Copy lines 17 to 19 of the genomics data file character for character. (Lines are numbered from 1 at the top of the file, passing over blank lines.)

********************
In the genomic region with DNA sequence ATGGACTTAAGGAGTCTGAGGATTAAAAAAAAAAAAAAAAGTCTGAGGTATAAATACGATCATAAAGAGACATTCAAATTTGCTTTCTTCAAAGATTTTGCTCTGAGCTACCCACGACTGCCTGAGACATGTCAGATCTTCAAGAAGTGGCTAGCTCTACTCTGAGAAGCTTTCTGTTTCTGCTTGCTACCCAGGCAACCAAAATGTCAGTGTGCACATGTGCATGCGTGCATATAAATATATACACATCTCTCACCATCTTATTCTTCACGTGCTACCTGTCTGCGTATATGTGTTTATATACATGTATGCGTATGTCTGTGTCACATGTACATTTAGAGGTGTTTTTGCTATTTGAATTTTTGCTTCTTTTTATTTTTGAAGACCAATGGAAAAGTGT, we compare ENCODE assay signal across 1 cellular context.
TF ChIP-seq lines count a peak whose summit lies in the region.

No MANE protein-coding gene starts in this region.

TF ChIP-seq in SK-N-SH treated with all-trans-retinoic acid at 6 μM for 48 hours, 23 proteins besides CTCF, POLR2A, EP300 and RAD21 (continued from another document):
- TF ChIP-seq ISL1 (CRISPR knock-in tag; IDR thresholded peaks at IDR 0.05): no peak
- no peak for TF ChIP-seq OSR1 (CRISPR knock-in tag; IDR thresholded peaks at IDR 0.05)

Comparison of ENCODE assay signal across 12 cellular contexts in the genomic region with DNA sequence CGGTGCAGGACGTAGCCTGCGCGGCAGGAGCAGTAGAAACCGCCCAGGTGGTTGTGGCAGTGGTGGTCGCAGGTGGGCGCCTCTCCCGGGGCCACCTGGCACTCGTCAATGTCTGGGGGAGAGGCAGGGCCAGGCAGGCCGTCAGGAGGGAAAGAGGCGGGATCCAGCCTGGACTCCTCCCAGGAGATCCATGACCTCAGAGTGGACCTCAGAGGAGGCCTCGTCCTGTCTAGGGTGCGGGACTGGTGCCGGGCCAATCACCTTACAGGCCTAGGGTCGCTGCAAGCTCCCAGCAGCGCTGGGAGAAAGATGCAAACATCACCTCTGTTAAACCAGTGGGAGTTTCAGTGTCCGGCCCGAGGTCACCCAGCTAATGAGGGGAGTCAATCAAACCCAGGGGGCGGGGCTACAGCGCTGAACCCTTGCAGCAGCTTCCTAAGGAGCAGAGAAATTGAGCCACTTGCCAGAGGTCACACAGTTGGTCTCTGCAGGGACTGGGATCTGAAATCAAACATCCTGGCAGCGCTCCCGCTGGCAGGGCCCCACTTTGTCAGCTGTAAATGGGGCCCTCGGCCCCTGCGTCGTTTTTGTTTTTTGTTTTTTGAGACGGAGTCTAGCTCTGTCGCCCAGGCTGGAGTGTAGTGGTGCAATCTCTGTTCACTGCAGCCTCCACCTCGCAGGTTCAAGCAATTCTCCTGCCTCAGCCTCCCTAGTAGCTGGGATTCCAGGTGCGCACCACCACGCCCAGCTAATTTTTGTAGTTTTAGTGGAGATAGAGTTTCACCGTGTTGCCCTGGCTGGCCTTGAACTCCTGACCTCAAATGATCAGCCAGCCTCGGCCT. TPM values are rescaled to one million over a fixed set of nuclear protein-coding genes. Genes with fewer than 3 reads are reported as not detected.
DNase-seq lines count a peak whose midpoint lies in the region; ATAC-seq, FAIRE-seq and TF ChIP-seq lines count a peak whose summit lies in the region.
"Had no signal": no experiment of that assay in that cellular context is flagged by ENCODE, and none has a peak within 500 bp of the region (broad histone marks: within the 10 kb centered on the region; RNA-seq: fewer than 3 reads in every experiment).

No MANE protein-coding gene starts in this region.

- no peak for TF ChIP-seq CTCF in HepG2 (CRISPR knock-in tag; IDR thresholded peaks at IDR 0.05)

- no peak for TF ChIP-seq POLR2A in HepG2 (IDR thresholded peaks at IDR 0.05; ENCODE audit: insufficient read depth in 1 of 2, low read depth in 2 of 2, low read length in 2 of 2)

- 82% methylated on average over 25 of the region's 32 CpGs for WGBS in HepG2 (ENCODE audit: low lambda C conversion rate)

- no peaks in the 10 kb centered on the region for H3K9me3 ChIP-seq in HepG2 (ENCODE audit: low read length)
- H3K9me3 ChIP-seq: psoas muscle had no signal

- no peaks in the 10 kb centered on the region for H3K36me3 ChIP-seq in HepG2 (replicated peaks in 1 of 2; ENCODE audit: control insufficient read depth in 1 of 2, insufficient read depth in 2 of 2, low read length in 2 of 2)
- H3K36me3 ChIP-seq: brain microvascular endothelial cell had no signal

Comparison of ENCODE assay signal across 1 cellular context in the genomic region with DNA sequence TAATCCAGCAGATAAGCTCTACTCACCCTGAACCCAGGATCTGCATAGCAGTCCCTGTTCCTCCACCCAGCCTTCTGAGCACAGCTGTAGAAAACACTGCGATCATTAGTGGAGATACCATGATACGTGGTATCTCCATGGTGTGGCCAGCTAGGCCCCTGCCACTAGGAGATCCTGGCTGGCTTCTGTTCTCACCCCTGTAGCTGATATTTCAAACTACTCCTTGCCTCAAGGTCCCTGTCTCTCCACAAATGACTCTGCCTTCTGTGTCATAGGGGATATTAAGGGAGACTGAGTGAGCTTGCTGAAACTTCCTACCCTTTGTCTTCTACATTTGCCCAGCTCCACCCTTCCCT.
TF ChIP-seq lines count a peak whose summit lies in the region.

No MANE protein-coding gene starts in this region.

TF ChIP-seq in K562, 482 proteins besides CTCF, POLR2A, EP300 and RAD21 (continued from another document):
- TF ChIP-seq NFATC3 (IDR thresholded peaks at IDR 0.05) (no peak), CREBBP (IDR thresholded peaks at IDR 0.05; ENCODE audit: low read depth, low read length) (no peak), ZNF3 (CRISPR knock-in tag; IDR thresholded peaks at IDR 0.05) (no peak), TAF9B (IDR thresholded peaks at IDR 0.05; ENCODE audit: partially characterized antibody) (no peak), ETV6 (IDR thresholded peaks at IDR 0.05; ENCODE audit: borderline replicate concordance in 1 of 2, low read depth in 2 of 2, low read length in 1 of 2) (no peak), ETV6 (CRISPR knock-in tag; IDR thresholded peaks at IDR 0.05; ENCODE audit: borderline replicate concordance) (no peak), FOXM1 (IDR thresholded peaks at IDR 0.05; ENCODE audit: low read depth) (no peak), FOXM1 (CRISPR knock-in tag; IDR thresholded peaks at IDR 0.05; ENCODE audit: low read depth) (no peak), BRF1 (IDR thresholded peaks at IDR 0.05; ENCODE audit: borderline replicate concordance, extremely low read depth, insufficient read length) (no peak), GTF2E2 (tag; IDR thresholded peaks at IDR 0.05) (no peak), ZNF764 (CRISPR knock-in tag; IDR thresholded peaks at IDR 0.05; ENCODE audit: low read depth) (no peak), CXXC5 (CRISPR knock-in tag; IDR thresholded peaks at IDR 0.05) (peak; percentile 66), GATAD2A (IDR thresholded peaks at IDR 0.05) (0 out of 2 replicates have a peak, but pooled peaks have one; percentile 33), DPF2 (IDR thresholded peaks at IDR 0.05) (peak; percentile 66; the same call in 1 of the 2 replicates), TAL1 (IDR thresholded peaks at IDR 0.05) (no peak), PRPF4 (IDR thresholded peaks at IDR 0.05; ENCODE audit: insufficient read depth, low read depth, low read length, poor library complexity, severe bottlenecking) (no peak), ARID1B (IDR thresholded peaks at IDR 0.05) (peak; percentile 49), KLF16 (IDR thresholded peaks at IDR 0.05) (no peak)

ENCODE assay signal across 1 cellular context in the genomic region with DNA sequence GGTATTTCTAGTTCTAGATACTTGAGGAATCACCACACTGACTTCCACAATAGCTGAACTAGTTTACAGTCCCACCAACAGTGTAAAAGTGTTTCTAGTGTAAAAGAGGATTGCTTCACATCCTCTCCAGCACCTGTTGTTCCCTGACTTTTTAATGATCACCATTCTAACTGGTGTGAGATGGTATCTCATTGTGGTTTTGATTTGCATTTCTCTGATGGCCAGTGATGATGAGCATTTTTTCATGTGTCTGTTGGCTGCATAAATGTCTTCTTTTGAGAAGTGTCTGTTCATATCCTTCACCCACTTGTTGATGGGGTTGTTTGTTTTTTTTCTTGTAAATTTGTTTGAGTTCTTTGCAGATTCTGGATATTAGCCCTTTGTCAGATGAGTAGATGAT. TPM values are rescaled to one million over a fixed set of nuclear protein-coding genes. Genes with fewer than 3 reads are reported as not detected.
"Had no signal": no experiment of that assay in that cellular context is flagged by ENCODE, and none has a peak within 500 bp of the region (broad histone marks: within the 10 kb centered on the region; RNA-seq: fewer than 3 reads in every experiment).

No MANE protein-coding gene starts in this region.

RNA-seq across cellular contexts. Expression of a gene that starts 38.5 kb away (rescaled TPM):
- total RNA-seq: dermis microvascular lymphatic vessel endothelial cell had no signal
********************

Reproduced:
- H3K36me3 ChIP-seq: brain microvascular endothelial cell had no signal

Comparison of ENCODE assay signal across 1 cellular context in the genomic region with DNA sequence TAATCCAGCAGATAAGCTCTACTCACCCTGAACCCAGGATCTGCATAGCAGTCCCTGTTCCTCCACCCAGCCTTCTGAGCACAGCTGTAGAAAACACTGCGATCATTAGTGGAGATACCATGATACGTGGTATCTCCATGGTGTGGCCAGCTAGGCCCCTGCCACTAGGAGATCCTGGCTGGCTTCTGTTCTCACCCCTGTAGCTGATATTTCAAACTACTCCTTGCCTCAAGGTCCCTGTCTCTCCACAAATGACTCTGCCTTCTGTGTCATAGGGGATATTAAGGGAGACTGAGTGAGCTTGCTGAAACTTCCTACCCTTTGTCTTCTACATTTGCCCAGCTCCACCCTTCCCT.
TF ChIP-seq lines count a peak whose summit lies in the region.